Eight Gifts of Hanukkah was very special to me because I’m Jewish and it was the only Hanukkah movie made that year during the Christmas-time slate of holiday movies. I had a lot of fun with that character and adored working with Inbar Lavi.
The Danger Next Door was very satisfying to work with the director Bill Corcoran, who directed me when I was 13 in a Disney Channel movie called Quints. And also, getting to work with one of my real-life friends Hannah Anderson made the shoot incredibly easy and enjoyable.
Having starred in a number of other Christmas films including Christmas at Maple Creek and A Merry Holiday, how do you find the experience working on Christmas films?
I grew up loving romantic comedies and when I was a younger actor, I predominately acted in dramas. But anyone that knows me knows that I’m a complete goofball and a total romantic. So it felt like a good fit to get to tell these heartwarming stories in December and make people feel all warm and fuzzy inside.
Can you tell us about your character Brian Altman in Suits and how was it developing the character over the years?
When I initially got the part of Brian, it was a one-scene part. I’d been a fan of Suits for years and really wanted to be part of it in any way I could. Lucky for me, the one scene involved this Louis fantasy moment where my character is asking for a couple days off to attend the birth of his child, and since Louis desperately wants a kid, he imagines Brian mocking him for not having children. Our director Silver Tree asked me to improv and I just lost my mind mocking Louis and saying all this weird stuff that never made the cut! What I didn’t know was that Aaron Korsh – the creator of Suits – was behind the monitor watching. He came up to me afterward and thought it was a great scene. And soon after, I got a call that they wanted to turn my one scene into a multi-episode arc. It was completely unexpected and I felt like a total underdog, in the best way, the entire time I was there. I had nothing to lose. I had a lot of fun creating the character of Brian and getting to be in these fantastic scenes with Rick Hoffman (who played Louis) and Amanda Schulz (who played Katrina).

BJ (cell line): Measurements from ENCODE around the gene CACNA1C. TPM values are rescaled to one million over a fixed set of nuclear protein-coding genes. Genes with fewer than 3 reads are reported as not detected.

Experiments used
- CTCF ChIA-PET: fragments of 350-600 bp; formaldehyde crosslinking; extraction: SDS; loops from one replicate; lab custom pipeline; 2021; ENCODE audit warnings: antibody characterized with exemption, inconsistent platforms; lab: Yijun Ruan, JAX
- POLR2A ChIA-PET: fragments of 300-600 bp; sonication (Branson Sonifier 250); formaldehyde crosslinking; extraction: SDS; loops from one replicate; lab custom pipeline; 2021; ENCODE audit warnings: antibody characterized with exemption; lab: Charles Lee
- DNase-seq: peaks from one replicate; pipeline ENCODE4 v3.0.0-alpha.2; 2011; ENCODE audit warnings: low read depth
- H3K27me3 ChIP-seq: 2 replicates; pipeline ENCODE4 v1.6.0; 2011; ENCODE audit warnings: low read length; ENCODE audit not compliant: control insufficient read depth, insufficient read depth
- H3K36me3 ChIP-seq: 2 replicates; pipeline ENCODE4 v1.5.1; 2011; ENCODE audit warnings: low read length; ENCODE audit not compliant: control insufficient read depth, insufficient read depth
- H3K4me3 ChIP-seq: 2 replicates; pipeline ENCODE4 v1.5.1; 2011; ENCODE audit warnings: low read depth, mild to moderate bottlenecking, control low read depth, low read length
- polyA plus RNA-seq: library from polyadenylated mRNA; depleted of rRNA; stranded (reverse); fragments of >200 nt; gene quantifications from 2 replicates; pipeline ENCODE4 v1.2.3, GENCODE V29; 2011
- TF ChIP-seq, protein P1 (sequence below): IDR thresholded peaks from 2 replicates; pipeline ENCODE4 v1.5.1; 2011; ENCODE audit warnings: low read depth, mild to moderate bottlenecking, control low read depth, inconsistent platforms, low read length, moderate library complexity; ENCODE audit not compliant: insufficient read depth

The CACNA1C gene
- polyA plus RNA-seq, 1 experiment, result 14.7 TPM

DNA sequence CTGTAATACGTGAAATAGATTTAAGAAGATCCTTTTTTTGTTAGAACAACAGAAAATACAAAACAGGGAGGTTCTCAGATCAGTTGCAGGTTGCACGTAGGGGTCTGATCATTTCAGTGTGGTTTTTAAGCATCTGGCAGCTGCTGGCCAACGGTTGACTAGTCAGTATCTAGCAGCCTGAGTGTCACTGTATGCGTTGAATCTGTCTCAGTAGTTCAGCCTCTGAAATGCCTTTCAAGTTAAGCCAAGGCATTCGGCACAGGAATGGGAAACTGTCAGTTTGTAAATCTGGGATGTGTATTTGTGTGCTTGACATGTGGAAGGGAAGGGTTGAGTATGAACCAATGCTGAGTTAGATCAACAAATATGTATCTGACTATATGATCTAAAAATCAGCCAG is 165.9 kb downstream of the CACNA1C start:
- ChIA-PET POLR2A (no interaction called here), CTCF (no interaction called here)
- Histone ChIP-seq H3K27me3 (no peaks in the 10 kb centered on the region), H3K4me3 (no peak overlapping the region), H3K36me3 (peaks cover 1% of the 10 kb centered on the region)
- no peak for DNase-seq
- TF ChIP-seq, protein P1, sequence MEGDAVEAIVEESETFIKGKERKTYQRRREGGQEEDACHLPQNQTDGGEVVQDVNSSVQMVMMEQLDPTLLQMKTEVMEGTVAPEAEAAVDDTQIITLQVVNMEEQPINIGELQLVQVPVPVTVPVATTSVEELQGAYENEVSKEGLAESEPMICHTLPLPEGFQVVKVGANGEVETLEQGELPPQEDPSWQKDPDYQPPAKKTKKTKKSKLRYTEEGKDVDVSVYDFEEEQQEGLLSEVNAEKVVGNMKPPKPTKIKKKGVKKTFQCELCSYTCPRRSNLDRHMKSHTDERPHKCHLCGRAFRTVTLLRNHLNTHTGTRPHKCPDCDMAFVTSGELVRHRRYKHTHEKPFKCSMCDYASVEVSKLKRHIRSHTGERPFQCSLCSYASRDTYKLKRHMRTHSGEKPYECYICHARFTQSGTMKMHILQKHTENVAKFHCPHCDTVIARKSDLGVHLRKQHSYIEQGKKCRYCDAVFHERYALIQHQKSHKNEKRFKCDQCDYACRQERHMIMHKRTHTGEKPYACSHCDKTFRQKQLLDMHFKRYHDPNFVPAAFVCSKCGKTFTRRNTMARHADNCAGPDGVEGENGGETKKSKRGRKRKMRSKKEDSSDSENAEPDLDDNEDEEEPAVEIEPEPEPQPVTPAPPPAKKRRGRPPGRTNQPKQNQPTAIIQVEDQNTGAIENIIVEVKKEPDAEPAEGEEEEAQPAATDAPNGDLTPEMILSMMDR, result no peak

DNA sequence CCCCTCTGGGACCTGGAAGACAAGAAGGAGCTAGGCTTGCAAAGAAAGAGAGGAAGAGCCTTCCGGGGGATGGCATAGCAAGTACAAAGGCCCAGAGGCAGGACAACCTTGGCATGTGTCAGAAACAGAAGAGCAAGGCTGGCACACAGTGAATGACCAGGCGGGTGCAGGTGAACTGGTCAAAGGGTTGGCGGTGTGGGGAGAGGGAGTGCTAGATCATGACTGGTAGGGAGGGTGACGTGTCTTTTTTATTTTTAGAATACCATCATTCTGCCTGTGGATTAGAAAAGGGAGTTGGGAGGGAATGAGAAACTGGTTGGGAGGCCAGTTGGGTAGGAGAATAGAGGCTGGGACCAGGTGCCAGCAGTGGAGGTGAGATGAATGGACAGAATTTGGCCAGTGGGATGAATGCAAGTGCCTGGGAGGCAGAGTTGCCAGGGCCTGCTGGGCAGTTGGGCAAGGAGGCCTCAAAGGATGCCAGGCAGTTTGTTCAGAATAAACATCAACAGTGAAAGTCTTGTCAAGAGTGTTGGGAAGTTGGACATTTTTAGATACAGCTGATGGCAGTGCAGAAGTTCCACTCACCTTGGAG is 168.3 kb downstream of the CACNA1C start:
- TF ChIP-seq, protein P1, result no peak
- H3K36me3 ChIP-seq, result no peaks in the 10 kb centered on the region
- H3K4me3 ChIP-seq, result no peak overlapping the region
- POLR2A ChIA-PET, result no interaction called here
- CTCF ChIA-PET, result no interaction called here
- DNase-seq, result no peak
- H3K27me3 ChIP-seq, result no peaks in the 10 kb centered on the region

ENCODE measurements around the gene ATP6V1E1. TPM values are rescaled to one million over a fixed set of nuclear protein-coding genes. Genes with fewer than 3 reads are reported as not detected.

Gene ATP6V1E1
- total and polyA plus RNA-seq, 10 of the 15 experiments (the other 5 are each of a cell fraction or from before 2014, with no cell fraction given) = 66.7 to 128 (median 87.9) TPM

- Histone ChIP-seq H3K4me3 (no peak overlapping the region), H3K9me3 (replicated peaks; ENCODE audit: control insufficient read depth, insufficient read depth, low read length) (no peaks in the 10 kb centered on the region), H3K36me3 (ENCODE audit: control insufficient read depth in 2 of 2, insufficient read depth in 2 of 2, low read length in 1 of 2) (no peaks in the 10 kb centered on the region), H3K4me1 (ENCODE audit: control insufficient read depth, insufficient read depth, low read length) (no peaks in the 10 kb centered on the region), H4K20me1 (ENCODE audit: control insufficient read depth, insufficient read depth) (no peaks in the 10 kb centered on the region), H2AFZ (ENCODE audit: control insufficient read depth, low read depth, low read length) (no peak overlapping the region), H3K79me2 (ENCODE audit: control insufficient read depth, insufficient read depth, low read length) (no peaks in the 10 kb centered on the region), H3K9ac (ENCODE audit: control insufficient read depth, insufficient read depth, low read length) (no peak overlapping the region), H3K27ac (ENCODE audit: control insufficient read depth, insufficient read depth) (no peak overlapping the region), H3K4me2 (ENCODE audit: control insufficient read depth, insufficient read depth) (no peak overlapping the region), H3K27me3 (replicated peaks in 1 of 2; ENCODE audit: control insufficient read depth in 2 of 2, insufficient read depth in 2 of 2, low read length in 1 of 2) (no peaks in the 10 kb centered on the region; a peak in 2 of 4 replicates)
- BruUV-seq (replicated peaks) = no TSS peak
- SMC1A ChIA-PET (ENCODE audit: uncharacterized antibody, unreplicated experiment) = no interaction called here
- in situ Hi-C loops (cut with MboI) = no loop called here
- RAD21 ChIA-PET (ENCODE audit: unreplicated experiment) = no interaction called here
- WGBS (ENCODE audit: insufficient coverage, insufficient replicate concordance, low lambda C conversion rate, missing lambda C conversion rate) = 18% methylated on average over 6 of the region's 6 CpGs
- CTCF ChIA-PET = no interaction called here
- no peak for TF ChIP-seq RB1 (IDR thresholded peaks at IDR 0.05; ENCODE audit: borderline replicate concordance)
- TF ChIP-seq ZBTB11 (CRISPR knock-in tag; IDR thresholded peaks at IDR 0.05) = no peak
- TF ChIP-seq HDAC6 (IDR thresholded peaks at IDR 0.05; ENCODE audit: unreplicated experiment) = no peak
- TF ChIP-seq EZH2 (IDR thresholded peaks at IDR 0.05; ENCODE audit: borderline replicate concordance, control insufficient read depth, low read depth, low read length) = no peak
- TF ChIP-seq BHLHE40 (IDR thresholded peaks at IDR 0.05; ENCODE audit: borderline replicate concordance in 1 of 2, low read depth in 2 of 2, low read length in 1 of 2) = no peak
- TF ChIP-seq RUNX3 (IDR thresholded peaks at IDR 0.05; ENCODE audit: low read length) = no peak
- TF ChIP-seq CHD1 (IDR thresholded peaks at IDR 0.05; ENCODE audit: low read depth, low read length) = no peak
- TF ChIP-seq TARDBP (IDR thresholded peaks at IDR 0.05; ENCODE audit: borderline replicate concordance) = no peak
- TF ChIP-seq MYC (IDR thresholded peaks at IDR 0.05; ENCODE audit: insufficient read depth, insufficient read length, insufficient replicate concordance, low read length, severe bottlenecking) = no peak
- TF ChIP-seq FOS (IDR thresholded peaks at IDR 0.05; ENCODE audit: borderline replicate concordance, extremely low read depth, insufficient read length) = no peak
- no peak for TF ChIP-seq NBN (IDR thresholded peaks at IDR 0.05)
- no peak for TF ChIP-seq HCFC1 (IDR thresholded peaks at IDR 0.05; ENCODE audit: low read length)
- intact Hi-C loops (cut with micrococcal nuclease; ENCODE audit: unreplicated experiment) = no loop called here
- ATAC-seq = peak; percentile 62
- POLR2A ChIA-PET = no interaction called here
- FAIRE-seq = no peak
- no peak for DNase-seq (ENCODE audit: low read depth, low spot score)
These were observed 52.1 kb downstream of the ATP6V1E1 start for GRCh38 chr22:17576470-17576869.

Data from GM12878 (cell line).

You played Chuck Russink in Designated Survivor, what was he like to play?
Chuck was very near and dear to my heart. Despite being a computer-whiz and helping the FBI solve major crises, all of his scenes were about trying to tell his partner, Hannah, how he felt about her. He never stood a chance! It was very comedic and gave the show some much-needed levity. Hannah, played by the beautiful and talented Maggie Q, barely noticed Chuck’s attempts. I loved the dynamic of the computer geek, who normally works in a basement, getting to work with his dream woman.
What are some of your favourite memories from playing Craig Manning in Degrassi: The Next Generation?
I have a lot of great memories from that time. Degrassi was like my second high school. In fact, I probably spent more time there than at my real school. In no particular order:
- I remember filming my first episode, which was directed by legendary indie director Bruce MacDonald. He decided to shoot the episode like an indie film, with a lot of improv, handheld cameras and spontaneity. It was such a collaborative and exciting episode to shoot.
- I remember the episode where Craig steals Joey’s car and takes his friends on a joy ride. It was me, Shane (who played Spinner), Danny (who played Sean) and Adamo (who played Marco) all stuffed in a hot car trying to not to crack up during each take.
- I remember filming the Degrassi Christmas episode (or as I call it, the Craig cheating episode) during Toronto’s crazy blackout that lasted days. They brought in generators, and not only was Degrassi the one show still managing to film, but it was the one place in the city that managed to have power.
- I remember winning a Gemini Award (my first acting award) and going up on stage in front of everyone I respect in the film industry, and making the most awkward and nervous acceptance speech of all time!
- I remember going to Madison Square Gardens with Aubrey (who you might know now as Drake) for a press event and having security there because there were so many fans that showed up.
- I remember all the fun parties the cast would have off set. It was an awesome group.